Crisis Point for Syrian Kurds PDF Print E-mail

Despite being the largest minority group in the country Kurds have for decades been subject to government oppression as a paranoid Syria sought to maintain firm control by denying them basic rights, concludes Idrees Mohammed.

Middle East Online

Repressed for decades, the Syrian Kurds have been divided, marginalized and doubtful with respect to Syria crisis. Trusting neither Syria’s regime nor its opposition, the Kurds have declined to take an active role in anti-Assad protests. From its part, the regime has tried its best to woo them with promises of reforms. Dominated by the Muslim Brotherhood and Arab nationalists, the Syrian opposition, influenced by Turkey, has been unsympathetic towards the Kurds.

 

Despite being the largest minority group in the country Kurds have for decades been subject to government oppression as a paranoid Syria sought to maintain firm control by denying them basic rights; at times uprooting its Kurdish population in order to establish an “Arab belt” to distance them from Kurds in neighboring countries, denying citizenship to hundreds of thousands of Kurds, classifying as “foreigners” who could not vote, own property or work in the public sector, prohibiting Kurds from registering their children with Kurdish names, and banning their cultural activities. Moreover, Syrian Kurds have been repeatedly discouraged from addressing the Kurdish question inside Syria. Syrian governments, particularly those of Hafez Assad, pursued a double-tracked policy in this regard, engaging Syrian Kurds in the politics of Iraq and Turkey on the one hand, while on the other, involving with Iraqi Kurds and assisting Turkey’s Kurds in the struggle against their own states.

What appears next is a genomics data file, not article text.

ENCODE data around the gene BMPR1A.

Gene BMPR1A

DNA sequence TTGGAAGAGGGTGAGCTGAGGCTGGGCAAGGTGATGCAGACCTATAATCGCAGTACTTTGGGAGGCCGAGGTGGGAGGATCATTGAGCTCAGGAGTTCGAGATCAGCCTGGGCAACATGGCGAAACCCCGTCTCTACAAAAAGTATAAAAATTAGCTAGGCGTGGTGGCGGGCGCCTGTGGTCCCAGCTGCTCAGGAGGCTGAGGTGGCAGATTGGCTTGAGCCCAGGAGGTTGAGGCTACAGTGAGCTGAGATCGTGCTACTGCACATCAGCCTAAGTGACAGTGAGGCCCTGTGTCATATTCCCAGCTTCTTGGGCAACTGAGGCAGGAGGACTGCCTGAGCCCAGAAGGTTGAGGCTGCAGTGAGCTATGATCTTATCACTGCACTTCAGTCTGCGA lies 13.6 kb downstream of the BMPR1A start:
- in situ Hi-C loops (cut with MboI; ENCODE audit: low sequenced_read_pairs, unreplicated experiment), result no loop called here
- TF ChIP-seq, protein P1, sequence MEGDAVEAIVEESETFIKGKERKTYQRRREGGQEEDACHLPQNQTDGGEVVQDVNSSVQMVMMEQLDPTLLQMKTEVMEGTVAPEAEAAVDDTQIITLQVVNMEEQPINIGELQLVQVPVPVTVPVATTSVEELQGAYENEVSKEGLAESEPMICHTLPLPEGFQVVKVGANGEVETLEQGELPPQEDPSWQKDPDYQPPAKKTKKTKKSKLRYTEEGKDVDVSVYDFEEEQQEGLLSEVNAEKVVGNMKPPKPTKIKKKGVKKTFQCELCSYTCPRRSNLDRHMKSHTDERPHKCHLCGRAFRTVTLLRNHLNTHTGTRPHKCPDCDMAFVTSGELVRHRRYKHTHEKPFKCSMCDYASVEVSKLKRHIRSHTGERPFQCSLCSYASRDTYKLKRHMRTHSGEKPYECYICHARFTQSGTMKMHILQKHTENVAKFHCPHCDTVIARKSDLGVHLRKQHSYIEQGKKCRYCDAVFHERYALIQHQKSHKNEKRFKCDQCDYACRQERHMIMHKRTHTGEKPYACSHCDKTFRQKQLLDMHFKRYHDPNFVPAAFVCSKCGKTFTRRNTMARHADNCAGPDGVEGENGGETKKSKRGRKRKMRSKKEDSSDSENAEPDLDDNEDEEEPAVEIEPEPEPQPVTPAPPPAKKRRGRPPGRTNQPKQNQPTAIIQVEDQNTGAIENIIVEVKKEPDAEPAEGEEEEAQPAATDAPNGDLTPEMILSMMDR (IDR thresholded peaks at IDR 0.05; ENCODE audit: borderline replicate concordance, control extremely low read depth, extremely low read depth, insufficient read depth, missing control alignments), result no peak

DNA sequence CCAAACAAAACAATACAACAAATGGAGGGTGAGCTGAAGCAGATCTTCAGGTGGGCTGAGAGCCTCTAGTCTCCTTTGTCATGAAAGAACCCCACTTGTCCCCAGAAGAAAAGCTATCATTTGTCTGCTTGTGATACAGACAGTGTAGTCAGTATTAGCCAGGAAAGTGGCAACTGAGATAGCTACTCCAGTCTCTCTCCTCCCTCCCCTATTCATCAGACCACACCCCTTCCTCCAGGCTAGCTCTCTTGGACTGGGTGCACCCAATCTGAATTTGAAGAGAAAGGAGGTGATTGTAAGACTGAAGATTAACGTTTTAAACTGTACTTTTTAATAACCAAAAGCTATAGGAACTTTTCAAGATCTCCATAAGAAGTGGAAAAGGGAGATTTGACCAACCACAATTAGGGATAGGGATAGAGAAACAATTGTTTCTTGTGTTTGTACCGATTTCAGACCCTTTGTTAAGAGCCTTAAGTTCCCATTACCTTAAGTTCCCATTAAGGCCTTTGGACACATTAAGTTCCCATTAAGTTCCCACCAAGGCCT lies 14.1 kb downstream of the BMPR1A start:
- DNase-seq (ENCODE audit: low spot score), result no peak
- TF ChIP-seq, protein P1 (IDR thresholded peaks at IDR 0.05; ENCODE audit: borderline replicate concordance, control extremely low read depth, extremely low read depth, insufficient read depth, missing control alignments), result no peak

Syrian state policy has been a success insofar as its own Kurdish issue is concerned. Successive governments have successfully hindered the emergence of an effective Kurdish movement, and thus, a viable opposition. The involvement with the Kurds in Iraq and assistance given to the Kurds in Turkey have been aimed at both gaining their support in relation to its own Kurdish issue, and to establish a trump card against the Turkish and Iraqi governments. Regrettably, the current disorganization and division among Syria’s Kurds are largely due to both this policy and the state’s overall repression.

 

In recent years, regional geopolitical changes such as the 2003 invasion of Iraq, the ascendancy of Iraqi Kurdistan and the assassination of Lebanese former Prime Minister Rafiq Hariri with its ramifications, have both further increased Bashar Assad’s wariness with regard to internal affairs and served to give fresh impetus to Syria’s Kurds and the Syrian opposition.